The watery-gadrooned serpentine frames in the French manner would originally have been mirrored in close-nailed upholstery and relate in character to the 'cabriole' chair in Thomas Malton's Complete Treatise on Perspective, 1775, pl.XXXIII, fig. 131. Their 'acroteria' knees adorned with a stylised palmette betray the influence of French-Grecian style.
These chairs belong to a group traditionally associated with John Cobb (d.1778) of St. Martin's Lane, 'upholsterer' to George III from 1761 in partnership with William Vile (d.1767). Related furniture was supplied at this period for Erddig, Denbighshire (J. Cragg, 'Room for improvement, the re-arrangement of room furnishings at Erddig', Apollo, April 2002, p. 38, fig. 4). Payments to John Cobb were made by Philip Yorke I of Erdigg in 1770 (Erddig, Guide Book, 1978, p. g).
Three pairs of armchairs of this model were sold anonymously, Christie's, London, 18 November 1993, lots 54-56. A pair of armchairs of virtually identical design was sold from The Prescott Collection, Christie's, New York, 31 January 1981, lot 323. One of the armchairs, from what is quoted to be a set of eight, is illustrated in D. Nickerson, English Furniture of the Eighteenth Century, London, 1963, p. 80, fig, 83 suggesting the possibility that the current pair may be the Prescott pair. Six matching side chairs were sold, anonymously, Christie's, New York, 18 October 2005, lot 422.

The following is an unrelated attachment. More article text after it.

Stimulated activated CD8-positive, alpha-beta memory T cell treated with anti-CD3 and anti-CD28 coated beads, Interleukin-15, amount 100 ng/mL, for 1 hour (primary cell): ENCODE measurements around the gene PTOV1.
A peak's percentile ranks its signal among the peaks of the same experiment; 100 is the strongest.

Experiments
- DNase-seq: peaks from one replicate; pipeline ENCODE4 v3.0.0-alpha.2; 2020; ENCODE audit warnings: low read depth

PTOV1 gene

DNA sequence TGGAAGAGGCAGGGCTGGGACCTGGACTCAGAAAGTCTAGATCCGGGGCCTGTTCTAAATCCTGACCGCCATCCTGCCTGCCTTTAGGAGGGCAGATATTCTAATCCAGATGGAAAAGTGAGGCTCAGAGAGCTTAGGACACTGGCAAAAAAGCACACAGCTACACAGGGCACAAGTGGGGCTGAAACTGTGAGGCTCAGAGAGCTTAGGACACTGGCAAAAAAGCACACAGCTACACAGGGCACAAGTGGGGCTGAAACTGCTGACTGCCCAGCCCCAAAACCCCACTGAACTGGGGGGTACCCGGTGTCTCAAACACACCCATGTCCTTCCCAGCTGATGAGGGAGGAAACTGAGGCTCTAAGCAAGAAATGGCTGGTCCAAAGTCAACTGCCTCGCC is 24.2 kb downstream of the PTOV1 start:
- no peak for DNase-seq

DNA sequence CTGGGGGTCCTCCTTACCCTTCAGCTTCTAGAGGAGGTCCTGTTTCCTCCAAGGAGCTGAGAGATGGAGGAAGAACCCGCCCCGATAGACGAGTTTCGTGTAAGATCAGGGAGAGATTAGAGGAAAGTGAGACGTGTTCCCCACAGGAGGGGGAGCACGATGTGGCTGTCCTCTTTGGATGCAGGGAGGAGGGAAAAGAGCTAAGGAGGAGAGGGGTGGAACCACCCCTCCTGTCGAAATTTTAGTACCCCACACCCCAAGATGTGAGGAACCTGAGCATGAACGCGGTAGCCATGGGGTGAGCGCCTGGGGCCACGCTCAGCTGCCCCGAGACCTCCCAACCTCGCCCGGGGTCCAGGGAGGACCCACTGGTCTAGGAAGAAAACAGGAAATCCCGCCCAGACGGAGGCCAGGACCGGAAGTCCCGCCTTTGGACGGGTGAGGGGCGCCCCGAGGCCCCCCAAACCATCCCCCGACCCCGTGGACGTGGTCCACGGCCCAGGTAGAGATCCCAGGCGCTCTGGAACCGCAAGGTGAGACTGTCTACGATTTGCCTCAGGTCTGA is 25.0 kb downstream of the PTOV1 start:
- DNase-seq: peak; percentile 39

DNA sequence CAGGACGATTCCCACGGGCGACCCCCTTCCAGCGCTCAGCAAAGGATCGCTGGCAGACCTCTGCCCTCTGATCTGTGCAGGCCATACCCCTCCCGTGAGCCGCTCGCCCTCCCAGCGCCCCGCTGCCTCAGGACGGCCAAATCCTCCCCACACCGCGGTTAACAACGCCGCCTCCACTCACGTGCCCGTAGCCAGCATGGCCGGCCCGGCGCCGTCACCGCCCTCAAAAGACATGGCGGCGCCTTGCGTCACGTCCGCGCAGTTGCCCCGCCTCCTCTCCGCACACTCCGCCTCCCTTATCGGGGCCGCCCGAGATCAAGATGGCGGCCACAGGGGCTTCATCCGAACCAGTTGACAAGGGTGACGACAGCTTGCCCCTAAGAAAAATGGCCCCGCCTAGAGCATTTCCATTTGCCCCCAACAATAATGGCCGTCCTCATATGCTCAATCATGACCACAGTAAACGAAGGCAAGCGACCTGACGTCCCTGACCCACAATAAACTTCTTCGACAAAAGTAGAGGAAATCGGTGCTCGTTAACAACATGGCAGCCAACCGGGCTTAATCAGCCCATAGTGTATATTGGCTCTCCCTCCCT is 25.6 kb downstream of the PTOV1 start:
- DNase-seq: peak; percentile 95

Other chairs of this model, of closely related form but with additional gadrooned decoration on the arms, includes a pair in the Arthur Leidesdorf Collection, sold anonymously, Sotheby's, London, 28 June 1974, lot 138. Another pair, sold anonymously, Christie's, London, 9 July 1992, lot 68. Further examples are illustrated in F. Lenygon, Furniture in England, London, rev. ed., 1924, fig. 101 and M. Harris, The English Chair, London, 1946, p. 142, pl. LXX.